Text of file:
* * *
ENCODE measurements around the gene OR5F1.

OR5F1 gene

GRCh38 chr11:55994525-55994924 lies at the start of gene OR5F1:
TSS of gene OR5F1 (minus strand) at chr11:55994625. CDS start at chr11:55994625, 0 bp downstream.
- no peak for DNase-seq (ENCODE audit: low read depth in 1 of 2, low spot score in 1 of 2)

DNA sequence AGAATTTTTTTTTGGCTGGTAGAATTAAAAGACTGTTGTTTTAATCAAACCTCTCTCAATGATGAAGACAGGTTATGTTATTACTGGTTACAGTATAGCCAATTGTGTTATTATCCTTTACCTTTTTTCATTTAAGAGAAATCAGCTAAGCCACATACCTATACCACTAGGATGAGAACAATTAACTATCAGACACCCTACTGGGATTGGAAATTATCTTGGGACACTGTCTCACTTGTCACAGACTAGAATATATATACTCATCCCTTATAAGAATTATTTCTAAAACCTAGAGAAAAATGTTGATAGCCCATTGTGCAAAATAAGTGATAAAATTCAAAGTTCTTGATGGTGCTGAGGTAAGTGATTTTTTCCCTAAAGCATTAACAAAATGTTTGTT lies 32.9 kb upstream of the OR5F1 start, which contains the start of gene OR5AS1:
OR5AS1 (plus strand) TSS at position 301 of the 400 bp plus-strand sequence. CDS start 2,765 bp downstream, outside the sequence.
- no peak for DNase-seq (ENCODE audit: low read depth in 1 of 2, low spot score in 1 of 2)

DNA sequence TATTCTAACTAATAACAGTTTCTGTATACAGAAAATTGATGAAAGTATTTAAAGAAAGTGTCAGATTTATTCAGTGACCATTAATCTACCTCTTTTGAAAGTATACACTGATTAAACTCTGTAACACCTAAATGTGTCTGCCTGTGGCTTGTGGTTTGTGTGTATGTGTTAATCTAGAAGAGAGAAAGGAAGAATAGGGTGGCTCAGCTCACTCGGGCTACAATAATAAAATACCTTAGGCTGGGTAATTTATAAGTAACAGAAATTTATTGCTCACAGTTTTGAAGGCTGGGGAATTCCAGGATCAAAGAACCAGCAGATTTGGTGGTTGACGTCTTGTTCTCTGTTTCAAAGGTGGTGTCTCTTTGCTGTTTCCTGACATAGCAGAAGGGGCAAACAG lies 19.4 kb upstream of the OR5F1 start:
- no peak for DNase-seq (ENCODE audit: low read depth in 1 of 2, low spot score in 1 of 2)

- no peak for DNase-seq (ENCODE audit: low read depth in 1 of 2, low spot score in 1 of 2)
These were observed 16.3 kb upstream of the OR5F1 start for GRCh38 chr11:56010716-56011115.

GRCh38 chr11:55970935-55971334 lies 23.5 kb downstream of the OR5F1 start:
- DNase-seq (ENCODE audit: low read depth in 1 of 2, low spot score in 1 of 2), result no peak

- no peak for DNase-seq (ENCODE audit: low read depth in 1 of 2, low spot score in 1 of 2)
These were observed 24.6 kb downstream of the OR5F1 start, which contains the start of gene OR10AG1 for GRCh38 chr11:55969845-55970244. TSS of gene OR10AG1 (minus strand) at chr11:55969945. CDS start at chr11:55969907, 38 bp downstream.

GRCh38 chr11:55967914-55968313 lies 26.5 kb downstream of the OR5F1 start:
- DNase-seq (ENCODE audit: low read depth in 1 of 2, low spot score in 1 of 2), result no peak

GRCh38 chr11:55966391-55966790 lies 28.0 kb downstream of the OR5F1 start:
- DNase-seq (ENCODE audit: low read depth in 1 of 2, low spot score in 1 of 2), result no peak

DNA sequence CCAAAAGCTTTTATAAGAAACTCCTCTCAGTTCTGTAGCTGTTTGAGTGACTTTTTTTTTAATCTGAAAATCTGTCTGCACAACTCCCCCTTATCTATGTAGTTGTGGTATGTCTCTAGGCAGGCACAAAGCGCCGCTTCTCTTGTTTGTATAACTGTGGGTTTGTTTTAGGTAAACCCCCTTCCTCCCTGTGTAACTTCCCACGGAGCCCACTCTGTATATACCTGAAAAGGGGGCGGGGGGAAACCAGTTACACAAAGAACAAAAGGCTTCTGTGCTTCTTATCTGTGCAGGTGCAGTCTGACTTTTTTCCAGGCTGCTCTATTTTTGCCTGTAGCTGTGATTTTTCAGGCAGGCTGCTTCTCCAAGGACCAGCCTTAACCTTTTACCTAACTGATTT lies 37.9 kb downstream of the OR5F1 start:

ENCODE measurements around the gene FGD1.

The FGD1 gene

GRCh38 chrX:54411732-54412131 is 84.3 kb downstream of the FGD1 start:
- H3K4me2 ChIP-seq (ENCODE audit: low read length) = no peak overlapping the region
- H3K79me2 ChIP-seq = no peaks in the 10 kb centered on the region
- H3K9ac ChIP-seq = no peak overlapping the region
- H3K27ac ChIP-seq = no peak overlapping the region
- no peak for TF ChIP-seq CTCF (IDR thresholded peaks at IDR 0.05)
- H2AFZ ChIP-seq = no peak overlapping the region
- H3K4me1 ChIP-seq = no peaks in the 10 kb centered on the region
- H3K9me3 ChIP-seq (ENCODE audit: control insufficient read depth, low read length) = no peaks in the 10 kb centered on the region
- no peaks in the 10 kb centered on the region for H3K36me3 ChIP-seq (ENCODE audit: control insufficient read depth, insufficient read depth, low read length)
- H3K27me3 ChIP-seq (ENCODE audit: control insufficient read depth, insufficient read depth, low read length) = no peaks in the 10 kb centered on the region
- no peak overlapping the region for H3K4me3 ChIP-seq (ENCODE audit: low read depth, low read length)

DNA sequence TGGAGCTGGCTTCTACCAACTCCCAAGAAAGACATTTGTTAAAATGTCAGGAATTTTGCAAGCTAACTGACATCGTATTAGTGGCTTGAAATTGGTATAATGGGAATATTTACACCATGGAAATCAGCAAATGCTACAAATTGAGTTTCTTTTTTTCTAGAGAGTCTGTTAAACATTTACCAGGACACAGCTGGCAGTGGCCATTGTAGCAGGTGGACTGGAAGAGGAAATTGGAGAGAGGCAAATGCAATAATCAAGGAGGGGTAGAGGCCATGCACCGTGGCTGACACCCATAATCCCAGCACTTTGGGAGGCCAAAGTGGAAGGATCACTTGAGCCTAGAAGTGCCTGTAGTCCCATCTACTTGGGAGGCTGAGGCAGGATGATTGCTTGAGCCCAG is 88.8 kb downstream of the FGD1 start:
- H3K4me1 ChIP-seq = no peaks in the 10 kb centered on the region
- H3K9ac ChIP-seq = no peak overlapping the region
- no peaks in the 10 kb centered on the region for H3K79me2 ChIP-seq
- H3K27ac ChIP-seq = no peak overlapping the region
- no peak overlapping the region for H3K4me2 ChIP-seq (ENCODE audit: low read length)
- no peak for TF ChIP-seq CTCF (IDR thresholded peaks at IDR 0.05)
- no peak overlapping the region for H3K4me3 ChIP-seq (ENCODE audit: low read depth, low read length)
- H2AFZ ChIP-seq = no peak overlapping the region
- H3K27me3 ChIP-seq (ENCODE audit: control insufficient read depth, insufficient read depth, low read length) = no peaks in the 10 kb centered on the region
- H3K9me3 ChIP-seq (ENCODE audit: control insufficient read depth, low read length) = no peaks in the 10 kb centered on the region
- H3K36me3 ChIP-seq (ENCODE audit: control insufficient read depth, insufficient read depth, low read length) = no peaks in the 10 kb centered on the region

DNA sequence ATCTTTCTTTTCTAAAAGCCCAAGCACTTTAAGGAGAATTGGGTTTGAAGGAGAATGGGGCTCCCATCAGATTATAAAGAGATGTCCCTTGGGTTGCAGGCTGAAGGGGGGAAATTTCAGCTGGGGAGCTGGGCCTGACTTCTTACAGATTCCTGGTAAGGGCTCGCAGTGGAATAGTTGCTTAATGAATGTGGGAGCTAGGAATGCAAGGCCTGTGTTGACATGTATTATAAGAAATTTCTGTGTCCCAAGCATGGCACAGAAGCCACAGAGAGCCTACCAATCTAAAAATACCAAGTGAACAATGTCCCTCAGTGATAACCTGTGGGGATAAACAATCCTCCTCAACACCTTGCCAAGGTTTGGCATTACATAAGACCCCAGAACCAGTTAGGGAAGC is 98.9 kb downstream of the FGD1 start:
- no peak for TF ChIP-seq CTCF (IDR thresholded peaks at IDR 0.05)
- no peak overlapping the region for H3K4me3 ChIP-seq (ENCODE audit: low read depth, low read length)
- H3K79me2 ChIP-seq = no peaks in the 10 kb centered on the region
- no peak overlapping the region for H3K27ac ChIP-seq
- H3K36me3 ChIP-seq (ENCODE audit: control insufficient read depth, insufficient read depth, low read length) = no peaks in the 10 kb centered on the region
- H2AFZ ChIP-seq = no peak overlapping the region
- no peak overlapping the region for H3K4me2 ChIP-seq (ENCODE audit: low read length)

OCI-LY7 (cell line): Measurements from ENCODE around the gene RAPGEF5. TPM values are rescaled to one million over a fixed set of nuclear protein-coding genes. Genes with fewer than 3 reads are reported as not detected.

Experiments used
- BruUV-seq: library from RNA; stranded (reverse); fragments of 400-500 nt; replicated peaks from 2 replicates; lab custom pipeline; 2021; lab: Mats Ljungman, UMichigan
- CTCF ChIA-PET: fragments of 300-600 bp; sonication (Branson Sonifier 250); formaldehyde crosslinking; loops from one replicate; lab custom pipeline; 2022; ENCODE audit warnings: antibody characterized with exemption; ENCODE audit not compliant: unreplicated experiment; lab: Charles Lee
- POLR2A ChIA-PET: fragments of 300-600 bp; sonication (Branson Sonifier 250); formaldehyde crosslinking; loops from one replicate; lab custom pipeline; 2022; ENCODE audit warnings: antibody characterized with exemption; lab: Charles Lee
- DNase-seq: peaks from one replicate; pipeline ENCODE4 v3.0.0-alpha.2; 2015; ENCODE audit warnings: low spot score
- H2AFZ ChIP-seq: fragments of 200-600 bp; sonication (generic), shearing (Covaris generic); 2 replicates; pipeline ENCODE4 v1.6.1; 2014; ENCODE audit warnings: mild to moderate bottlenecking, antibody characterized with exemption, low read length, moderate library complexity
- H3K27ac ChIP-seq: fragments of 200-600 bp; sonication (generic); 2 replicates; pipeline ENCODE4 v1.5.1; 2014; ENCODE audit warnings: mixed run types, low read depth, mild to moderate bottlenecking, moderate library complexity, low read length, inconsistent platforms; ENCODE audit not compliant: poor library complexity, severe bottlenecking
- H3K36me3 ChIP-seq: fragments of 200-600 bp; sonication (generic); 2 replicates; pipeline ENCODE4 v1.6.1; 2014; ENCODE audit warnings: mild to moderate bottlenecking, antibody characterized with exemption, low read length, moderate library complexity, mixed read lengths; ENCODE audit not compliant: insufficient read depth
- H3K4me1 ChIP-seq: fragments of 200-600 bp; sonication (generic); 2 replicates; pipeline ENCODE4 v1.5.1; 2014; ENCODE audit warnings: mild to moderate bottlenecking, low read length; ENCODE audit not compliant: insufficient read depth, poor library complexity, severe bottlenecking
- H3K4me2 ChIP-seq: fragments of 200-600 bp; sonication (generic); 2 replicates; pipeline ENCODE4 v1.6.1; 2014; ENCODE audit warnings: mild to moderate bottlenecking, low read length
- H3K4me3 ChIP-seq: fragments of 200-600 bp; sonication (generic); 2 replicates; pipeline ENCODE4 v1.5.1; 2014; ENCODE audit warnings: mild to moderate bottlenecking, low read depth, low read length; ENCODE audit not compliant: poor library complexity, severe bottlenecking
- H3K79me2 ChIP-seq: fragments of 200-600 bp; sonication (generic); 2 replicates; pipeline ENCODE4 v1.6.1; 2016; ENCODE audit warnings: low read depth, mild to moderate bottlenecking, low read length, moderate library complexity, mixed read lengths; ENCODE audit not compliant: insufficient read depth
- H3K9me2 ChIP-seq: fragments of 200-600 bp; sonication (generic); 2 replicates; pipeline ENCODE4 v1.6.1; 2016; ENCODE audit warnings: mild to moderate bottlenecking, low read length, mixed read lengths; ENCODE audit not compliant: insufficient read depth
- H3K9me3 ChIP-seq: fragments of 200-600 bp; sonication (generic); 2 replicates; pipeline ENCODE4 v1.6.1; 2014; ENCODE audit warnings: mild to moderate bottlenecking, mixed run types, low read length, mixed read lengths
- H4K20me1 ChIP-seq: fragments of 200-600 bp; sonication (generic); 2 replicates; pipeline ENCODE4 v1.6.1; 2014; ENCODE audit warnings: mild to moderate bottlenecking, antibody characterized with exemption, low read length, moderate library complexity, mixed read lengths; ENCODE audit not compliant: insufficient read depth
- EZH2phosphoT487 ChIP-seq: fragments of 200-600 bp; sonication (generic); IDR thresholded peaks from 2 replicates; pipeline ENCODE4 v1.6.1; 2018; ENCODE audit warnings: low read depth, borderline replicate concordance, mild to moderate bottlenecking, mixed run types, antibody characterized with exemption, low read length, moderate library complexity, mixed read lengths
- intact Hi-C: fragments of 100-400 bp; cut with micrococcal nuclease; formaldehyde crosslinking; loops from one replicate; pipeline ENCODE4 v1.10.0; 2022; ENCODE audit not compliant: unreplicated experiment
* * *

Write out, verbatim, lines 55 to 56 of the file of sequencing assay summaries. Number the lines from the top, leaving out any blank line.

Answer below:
- no peak overlapping the region for H3K4me2 ChIP-seq (ENCODE audit: low read length)

OCI-LY7 (cell line): Measurements from ENCODE around the gene RAPGEF5. TPM values are rescaled to one million over a fixed set of nuclear protein-coding genes. Genes with fewer than 3 reads are reported as not detected.